How can you encourage vigorous growth?

jowall(Z6 Nashville TN)May 8, 2012

I have planted several trees - a few last fall, and a few this spring. Two of the trees I planted last fall were multi-trunks sweet bay magnolias, they were probably 5-6 feet tall (largest trunk was probably 1 - 1.5 inch caliper).

Both trees are doing fine. One sweet bay had one of its smaller trunks extend vertically at least 3 feet since planting. It grew fast... mostly over the winter and then some more this spring.

The other looks - oh about the same as when I planted it - doing fine, mind you - just hasn't really exploded like the other one.

So... I'd love to encourage similar growth in all my trees - that dramatic vertical extension.

Does anyone have any suggestions?

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Adequate watering and sunlight are the two biggest factors.

    Bookmark   May 8, 2012 at 7:21AM
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ken_adrian Adrian MI cold Z5

time is all you have ...

they are growing.. vigorously.. UNDERGROUND... growing the requisite root mass.. to grow the tree above ...

i dont know what more you want..

if you are fixated on fast vigorous growth ... in one season.. i suggest you plant some annuals.. to focus on with your eyes.. while your trees grow where your eyes cant see..

it does not surprise me that shrubs will grow faster ...

IMHO ... in any regular fertile soil.. they do not need to be fed...but a little of this or that wont hurt..

but you will not get aggressive growth.. until you have those roots...


    Bookmark   May 8, 2012 at 7:51AM
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Magnolia's fare poorly with excessive fertilizer. Fast growing, sure....but the growth tends to be weak, suffers from winter kill, and causes next spring's flowers to open in the late summer & fall instead looking pretty unsightly and gnarled.
If it's not growing vigorously on it's own, it has not yet developed the root system to support such growth.

    Bookmark   May 8, 2012 at 10:30AM
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by buying a more vigorous growing cultivar. Some cultivars grow faster than the species.

    Bookmark   May 9, 2012 at 10:29AM
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Ken: I am curious as to why you do not advocate the use of fertilizers for trees / shrubs. My "new" construction home has absolutely terrible soil ( I think ). Plants don't look lush and nice. A neighbor who uses the services of a local arborist fertilizes her trees once a year. The contrast is just obvious, between her trees and everything else in the neighborhood.

Are you assuming that everyone is planting in well drained good soils? I am not an arborist. Just looking to understand the merits of using fertilizers for tress since I was thinking of doing the same. Applying a once yearly treatment to help root growth would hurt, would it?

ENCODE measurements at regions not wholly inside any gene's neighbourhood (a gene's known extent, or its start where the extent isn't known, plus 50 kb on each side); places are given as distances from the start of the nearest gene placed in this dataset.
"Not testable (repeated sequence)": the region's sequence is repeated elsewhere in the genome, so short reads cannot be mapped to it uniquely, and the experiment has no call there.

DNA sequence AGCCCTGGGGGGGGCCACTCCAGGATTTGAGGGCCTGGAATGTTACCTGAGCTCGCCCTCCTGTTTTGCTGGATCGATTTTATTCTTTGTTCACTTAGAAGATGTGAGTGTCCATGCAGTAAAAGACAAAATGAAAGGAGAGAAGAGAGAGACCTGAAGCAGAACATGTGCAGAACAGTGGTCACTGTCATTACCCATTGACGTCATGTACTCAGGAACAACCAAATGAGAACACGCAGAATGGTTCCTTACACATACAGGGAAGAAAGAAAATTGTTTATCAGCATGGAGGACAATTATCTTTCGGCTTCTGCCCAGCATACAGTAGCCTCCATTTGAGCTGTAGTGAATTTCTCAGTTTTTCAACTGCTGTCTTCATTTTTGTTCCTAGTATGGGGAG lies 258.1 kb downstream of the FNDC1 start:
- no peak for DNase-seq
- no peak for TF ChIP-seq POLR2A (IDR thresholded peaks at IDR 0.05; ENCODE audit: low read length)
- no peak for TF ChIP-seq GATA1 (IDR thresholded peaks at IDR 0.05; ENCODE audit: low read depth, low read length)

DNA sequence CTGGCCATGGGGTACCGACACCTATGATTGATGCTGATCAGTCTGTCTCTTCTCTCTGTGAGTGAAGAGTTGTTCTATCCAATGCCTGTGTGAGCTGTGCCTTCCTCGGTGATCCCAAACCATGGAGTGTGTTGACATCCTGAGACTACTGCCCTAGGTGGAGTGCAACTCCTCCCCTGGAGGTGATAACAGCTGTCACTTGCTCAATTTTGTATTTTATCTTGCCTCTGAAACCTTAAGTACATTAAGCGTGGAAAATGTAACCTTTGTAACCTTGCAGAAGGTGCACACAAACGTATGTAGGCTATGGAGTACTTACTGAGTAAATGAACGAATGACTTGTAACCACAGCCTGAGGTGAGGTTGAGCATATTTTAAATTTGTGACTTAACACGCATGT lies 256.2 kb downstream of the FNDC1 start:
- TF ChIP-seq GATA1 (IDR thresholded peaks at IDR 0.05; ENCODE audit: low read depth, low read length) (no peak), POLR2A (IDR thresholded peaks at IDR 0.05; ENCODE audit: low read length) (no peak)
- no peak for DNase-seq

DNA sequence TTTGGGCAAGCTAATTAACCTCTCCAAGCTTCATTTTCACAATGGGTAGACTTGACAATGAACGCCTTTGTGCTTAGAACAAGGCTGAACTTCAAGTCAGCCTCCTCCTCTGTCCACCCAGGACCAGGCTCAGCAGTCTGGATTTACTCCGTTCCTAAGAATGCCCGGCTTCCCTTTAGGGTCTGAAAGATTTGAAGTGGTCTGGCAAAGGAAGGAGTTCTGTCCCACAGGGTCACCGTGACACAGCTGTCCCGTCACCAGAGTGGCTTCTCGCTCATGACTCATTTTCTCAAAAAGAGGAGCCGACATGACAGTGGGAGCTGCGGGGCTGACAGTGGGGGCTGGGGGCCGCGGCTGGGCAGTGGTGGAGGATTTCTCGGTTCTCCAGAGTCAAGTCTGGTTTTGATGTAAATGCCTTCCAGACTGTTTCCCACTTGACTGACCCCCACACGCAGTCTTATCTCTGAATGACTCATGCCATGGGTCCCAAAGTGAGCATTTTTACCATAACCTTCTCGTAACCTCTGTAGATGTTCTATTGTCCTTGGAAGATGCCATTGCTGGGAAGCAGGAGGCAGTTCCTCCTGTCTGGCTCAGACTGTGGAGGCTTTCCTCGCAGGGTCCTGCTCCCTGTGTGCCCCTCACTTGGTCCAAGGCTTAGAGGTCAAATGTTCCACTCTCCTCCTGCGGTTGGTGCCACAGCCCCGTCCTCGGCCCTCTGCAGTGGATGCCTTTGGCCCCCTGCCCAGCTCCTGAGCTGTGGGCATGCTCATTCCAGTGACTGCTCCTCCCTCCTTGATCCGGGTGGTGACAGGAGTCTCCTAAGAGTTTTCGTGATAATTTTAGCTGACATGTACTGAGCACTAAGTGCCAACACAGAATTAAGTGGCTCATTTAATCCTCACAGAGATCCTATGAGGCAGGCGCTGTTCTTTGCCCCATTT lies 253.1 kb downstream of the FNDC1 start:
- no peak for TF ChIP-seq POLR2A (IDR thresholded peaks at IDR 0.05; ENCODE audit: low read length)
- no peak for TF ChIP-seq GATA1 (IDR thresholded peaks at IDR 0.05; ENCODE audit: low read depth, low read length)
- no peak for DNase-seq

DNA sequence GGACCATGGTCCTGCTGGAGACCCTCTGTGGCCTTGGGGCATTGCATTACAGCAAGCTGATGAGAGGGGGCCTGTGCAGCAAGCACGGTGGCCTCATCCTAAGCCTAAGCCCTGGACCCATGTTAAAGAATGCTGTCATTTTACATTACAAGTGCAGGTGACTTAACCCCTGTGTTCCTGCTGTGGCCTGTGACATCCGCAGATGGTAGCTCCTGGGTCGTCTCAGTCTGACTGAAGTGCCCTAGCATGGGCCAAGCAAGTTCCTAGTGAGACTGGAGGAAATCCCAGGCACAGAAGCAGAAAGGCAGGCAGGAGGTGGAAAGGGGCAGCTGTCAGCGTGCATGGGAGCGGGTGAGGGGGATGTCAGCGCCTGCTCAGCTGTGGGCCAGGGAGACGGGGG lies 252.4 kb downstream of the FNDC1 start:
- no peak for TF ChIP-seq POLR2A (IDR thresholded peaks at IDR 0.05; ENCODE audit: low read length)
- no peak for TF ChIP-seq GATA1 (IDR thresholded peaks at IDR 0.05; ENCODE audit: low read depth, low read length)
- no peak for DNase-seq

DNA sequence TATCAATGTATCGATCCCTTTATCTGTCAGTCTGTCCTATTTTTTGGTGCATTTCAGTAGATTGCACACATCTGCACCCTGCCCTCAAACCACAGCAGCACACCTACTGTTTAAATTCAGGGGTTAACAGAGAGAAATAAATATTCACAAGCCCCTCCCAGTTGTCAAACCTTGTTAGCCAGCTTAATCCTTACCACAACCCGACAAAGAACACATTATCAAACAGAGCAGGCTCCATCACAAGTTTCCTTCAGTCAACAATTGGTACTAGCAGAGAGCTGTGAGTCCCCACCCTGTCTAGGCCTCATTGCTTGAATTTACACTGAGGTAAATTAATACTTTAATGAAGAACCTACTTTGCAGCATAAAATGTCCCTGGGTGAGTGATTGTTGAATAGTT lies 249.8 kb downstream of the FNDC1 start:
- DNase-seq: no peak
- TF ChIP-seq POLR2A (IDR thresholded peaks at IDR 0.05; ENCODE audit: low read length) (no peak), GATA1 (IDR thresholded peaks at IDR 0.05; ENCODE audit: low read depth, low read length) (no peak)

Bookmark   May 9, 2012 at 2:33PM
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arktrees(6b NW Arkansas)

Similar circumstances as you. Subdivision is 6 or so years old, and if you want it to grow, you have to fertilize it. With that said, if you work to improve your, the need will decrease over time. I don't try to have a perfect lawn, use pesticides that don't persist, mulch everything back into the lawn, don't worry about ants etc as they help to aerate the soil. After 5 years, it's is immensely improved. I also fertilize the grass, but being a warm season grass, so if I wait to fertilize the grass and trees at the same time, the trees have much done before the grass is ready to go. This is especially true of Sugar Maples and a few others that have a short growth period.

Other thing to remember is the right balance of nutrients is important. Plus there is a good chance you may be lacking 1 or more nutrients in the poor soil of a new subdivision. So get that soil test done.


    Bookmark   May 9, 2012 at 3:11PM
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ken_adrian Adrian MI cold Z5

Ken: I am curious as to why you do not advocate the use of fertilizers for trees / shrubs. My "new" construction home has absolutely terrible soil ( I think ). Plants don't look lush and nice.

==>>> words mean things..

trees do NOT need to be 'fed' .. period ...

what you need to do is improve your soil .. and not just for your trees ... and you are NOT doing that.. by throwing handfuls of fertilizer around ...

there is a world of difference between YOU NEEDING A GOOD SOIL .. and the thought that plants need to be fed .. like children ...

my comments are meant to make you conceptualize such ... and to help you understand how to attack your problem ... which is to build a good fertile soil .. and that starts with a soil test.. any amendments suggested therein .... and tons of compost ...

trees will grow in soil-less cracks in pavement.. which i would suggest is poorer soil that yours ... its not about the plants ...